Environmental temperature and thermal indices: What is the most effective predictor of heat-related mortality in different geographical contexts?

Marco Morabito, Alfonso Crisci, Alessandro Messeri, Valerio Capecchi, Pietro Amedeo Modesti, Gian Franco Gensini, Simone Orlandini

Research output: Contribution to journalArticlepeer-review

Abstract

The aim of this study is to identify the most effective thermal predictor of heat-related very-elderly mortality in two cities located in different geographical contexts of central Italy. We tested the hypothesis that use of the state-of-the-art rational thermal indices, the Universal Thermal Climate Index (UTCI), might provide an improvement in predicting heat-related mortality with respect to other predictors. Data regarding very elderly people (≥75 years) who died in inland and coastal cities from 2006 to 2008 (May-October) and meteorological and air pollution were obtained from the regional mortality and environmental archives. Rational (UTCI) and direct thermal indices represented by a set of bivariate/multivariate apparent temperature indices were assessed. Correlation analyses and generalized additive models were applied. The Akaike weights were used for the best model selection. Direct multivariate indices showed the highest correlations with UTCI and were also selected as the best thermal predictors of heat-related mortality for both inland and coastal cities. Conversely, the UTCI was never identified as the best thermal predictor. The use of direct multivariate indices, which also account for the extra effect of wind speed and/or solar radiation, revealed the best fitting with all-cause, very-elderly mortality attributable to heat stress.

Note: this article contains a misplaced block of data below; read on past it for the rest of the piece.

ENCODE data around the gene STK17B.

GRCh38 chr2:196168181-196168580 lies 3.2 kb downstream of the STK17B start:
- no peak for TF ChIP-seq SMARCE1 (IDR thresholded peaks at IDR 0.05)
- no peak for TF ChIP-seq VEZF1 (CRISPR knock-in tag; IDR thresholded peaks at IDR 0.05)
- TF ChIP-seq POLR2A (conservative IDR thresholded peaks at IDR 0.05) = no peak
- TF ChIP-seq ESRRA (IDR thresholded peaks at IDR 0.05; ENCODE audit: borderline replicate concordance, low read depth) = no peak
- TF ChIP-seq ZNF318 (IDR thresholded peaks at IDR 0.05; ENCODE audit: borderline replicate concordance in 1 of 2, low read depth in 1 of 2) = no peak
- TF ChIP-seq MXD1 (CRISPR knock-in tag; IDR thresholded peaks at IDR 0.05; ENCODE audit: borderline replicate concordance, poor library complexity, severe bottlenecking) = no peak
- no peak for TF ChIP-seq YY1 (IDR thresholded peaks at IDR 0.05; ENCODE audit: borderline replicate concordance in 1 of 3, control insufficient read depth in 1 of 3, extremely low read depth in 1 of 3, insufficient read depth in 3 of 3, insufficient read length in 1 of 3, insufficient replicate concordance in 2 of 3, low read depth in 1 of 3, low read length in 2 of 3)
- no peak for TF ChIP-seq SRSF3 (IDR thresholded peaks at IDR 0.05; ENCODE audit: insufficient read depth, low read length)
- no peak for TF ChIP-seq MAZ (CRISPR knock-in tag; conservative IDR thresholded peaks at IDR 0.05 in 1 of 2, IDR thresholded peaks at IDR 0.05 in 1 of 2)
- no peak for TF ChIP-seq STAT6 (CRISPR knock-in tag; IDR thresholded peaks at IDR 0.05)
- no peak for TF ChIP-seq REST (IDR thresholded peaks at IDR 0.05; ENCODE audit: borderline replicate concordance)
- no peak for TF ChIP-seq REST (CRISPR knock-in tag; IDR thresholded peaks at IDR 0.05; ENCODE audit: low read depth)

Original languageEnglish
Article number961750
JournalTheScientificWorldJournal
Volume2014
DOIs
Publication statusPublished - 2014

ASJC Scopus subject areas

  • Biochemistry, Genetics and Molecular Biology(all)
  • Environmental Science(all)
  • Medicine(all)

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